The impact of the COVID-19 pandemic on mental health: early quarantine-related anxiety and its correlates among Jordanians.East Mediterr Health J. 2020 Oct 13; 26(10):1165-1172.EM
Jordan implemented a nationwide lockdown and recommended self-quarantine in response to the COVID-19 pandemic. Such measures are expected to have consequences on mental health.
In this study, we aimed to estimate the prevalence of quarantine-related anxiety and its socioeconomic correlates.
An online questionnaire was utilized to collect information about quarantine-related anxiety and related factors from a non-representative sample of Jordanian population in March 2020. The Beck Anxiety Inventory (BAI) was used to ascertain the level of stress. Using STATA 16, multivariable ordinal logistic regression was done to estimate beta-coefficient (β) and corresponding 95% CI of the anxiety level.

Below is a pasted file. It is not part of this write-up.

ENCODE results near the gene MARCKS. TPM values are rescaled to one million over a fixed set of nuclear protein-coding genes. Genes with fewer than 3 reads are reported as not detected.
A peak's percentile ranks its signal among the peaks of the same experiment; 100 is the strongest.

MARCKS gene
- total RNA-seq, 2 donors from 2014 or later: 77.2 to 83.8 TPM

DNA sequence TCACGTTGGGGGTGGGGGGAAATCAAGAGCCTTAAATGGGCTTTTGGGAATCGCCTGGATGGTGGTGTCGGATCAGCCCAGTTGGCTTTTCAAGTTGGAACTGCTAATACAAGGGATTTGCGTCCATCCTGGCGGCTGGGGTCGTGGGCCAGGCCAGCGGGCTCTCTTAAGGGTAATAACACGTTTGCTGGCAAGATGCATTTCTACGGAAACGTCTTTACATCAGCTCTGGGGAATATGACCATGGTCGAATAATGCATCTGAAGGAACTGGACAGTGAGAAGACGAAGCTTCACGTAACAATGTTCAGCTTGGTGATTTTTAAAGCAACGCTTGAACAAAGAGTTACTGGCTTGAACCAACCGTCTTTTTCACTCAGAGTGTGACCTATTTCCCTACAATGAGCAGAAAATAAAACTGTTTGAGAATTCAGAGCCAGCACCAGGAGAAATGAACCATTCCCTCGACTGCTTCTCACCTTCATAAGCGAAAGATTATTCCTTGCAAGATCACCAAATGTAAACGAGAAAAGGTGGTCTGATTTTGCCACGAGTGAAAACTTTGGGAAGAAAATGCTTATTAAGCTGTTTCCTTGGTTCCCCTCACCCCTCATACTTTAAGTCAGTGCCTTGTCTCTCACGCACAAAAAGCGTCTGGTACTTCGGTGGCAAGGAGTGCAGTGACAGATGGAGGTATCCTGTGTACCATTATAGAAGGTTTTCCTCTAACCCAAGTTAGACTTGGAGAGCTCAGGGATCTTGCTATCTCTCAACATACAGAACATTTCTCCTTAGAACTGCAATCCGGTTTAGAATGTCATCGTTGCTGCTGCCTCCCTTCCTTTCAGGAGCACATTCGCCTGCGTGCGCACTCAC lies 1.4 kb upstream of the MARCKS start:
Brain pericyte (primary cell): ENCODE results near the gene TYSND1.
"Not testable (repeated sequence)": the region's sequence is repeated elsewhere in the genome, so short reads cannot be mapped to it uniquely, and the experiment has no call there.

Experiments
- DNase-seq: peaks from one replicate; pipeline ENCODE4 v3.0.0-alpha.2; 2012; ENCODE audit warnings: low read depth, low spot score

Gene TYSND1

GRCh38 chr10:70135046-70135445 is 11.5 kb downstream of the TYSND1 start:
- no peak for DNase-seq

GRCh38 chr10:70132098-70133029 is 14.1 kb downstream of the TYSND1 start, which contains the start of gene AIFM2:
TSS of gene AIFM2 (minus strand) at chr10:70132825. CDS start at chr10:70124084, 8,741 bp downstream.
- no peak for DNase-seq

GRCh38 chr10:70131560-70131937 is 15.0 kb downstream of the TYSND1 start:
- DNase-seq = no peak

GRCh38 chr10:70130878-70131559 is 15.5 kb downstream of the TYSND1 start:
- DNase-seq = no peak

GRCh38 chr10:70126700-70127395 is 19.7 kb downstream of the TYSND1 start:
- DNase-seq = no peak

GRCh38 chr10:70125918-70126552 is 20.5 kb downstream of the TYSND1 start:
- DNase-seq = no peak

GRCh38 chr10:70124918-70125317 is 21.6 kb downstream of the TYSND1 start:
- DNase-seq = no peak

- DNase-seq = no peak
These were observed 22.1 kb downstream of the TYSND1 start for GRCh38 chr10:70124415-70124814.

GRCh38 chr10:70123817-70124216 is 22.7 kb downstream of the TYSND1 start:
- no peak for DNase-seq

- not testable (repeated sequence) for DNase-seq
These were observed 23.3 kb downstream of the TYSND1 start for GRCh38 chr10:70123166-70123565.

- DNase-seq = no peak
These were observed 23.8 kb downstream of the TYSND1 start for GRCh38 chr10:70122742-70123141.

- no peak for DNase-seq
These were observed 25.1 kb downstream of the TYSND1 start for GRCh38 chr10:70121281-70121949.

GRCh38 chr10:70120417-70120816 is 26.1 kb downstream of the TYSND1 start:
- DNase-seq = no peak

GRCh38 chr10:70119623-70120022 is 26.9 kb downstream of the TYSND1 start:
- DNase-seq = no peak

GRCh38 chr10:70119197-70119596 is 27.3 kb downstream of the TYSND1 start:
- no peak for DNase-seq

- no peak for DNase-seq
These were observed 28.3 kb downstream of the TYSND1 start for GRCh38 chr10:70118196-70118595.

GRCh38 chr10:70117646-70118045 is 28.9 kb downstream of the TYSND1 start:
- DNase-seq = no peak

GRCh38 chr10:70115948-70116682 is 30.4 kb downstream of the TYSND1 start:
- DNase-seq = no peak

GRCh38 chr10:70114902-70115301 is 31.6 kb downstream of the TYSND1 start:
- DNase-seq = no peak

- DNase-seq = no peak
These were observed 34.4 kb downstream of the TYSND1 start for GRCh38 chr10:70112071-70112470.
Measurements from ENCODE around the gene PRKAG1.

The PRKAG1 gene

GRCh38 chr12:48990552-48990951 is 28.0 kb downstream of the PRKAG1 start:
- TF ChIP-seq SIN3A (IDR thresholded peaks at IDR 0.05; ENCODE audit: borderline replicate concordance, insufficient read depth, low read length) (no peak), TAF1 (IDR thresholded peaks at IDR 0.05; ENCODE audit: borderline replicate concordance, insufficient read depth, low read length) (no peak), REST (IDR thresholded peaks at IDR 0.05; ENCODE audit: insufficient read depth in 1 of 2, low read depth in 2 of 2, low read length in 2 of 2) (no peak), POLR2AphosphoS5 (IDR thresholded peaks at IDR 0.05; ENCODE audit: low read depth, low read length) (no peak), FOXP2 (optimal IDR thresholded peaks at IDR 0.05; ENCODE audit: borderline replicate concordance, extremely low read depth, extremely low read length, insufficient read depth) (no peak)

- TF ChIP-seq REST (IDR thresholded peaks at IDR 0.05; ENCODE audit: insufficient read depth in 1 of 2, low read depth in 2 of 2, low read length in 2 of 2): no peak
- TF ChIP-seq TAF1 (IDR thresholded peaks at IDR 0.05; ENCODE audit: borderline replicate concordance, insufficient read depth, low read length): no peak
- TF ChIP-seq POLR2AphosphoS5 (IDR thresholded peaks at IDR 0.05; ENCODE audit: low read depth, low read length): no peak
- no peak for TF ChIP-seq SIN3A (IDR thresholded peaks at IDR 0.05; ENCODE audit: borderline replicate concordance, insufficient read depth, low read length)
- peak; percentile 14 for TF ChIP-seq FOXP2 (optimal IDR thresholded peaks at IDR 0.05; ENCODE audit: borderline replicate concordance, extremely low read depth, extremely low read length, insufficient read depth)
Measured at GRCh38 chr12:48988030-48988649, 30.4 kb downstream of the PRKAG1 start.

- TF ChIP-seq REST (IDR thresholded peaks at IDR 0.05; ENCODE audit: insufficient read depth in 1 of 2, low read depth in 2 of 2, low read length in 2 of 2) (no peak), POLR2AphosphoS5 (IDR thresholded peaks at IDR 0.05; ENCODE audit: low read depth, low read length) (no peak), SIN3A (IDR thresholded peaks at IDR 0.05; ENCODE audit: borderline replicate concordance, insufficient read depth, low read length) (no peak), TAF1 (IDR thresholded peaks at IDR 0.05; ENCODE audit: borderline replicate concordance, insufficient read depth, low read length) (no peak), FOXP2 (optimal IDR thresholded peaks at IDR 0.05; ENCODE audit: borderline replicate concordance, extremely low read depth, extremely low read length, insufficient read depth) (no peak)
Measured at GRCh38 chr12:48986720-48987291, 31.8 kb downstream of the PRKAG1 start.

Overall, 5274 participants returned the survey. The prevalence of mild, moderate, and severe anxiety was 21.5%, 10.9%, and 6%, respectively. Female gender (β= 0.47, 95% CI: 0.34 to 0.59) and more members of the household (β= 0.04, 95% CI: 0.00 to 0.07) were correlated with a higher degree of anxiety, while older age (β= -0.27, 95% CI: -0.33 to -0.20), having larger social network (β= -0.17, 95% CI -0.22 to -0.13), social support (β= -0.28, 95% CI: -0.32 to -0.23), and higher income (>2000 Jordanian Dinars vs reference, β= -0.52, 95% CI: -0.71 to -0.33) were correlated with lower BAI scores.
Our findings showed that approximately four out of every ten participants experienced quarantine-related anxiety. Younger participants, women, and people with poor social support were more likely to experience quarantine-related anxiety. These findings highlight the importance of targeting these groups to mitigate the consequence of home quarantine on public health.